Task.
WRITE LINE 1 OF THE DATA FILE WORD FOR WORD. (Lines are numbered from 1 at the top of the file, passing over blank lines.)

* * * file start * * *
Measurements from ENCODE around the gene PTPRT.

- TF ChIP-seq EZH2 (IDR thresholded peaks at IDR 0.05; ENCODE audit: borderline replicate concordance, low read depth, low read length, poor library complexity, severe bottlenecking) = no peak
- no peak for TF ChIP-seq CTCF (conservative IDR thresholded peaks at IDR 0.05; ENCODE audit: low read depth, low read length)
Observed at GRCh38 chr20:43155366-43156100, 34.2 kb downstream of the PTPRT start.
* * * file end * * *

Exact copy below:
Measurements from ENCODE around the gene PTPRT.